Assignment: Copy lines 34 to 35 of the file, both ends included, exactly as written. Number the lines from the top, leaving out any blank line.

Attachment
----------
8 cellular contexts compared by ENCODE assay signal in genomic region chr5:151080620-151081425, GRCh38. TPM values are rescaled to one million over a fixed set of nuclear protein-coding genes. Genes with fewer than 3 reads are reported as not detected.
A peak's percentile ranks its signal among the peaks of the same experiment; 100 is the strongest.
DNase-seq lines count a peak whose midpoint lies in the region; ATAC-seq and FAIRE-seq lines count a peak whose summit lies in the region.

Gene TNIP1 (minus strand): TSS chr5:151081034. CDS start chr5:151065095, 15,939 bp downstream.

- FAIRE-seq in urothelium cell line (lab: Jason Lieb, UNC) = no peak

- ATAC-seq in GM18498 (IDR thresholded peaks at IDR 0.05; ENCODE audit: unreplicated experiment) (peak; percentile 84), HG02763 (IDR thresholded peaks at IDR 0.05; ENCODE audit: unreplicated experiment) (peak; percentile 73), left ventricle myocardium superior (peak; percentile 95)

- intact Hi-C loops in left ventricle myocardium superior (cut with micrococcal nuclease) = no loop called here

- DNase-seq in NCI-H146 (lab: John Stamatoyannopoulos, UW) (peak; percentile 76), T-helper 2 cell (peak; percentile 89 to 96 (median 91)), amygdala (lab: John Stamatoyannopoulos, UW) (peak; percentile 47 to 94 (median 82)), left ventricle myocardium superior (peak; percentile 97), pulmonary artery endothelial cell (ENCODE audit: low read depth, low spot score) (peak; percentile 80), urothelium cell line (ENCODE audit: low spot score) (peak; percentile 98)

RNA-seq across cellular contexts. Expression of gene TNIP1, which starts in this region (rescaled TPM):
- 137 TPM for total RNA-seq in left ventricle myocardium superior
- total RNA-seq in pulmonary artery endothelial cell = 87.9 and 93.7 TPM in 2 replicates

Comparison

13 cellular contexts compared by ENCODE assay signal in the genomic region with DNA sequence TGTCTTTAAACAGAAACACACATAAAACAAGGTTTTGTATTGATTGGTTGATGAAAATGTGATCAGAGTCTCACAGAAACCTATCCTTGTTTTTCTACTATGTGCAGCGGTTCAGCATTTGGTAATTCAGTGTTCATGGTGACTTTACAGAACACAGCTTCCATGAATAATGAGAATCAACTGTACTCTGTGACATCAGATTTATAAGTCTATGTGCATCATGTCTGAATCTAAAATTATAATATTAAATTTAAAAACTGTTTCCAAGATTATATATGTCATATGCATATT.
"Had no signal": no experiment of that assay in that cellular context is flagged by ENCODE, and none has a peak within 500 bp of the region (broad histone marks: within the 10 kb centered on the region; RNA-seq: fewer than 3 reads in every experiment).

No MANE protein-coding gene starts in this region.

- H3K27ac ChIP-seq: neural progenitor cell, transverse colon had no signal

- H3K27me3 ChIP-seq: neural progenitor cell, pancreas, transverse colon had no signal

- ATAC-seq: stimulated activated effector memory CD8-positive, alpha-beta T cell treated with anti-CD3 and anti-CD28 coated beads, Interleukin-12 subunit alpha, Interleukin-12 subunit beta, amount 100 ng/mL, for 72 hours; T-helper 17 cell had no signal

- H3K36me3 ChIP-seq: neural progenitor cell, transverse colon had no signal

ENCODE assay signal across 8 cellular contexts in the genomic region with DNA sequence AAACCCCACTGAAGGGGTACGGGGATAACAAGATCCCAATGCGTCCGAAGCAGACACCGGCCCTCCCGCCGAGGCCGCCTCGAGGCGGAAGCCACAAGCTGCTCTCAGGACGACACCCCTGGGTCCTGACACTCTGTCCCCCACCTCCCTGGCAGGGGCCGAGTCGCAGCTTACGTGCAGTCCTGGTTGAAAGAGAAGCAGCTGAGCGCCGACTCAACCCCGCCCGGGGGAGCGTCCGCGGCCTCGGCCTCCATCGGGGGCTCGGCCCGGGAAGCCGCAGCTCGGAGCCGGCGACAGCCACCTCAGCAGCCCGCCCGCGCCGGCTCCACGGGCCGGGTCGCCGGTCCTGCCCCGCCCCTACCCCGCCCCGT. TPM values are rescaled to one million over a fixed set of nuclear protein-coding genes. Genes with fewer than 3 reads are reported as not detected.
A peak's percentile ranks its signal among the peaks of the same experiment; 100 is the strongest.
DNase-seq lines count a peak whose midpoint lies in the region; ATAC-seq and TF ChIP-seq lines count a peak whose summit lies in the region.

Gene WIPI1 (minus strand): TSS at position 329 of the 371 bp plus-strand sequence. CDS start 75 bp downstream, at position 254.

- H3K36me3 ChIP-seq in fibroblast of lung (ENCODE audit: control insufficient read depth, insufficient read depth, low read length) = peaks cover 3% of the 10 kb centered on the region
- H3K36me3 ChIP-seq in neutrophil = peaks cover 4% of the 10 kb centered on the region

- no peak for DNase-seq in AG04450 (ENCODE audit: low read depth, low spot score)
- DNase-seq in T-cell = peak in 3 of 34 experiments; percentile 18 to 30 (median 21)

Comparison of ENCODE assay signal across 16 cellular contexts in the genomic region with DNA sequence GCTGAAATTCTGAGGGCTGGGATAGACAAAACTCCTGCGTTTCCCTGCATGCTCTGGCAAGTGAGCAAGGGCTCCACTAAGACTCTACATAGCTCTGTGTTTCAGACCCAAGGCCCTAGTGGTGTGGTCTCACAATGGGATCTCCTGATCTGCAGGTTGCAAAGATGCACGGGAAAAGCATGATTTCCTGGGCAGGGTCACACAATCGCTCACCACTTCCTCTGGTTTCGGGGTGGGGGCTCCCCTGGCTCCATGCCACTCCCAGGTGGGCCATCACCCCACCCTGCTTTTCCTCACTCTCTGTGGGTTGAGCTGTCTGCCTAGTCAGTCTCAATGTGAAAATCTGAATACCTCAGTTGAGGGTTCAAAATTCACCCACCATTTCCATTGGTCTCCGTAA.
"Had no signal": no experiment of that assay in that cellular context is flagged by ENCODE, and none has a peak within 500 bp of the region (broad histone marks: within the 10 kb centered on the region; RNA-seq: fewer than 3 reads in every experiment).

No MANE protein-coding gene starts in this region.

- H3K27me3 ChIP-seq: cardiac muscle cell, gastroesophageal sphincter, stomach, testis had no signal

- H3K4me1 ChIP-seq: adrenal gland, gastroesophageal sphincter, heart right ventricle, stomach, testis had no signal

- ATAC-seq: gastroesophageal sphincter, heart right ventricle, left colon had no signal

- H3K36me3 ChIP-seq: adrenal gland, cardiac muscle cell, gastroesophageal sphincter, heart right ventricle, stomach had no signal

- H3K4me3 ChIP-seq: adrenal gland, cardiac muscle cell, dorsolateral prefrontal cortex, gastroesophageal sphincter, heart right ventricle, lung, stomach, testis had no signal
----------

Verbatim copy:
- H3K36me3 ChIP-seq: adrenal gland, cardiac muscle cell, gastroesophageal sphincter, heart right ventricle, stomach had no signal

- H3K4me3 ChIP-seq: adrenal gland, cardiac muscle cell, dorsolateral prefrontal cortex, gastroesophageal sphincter, heart right ventricle, lung, stomach, testis had no signal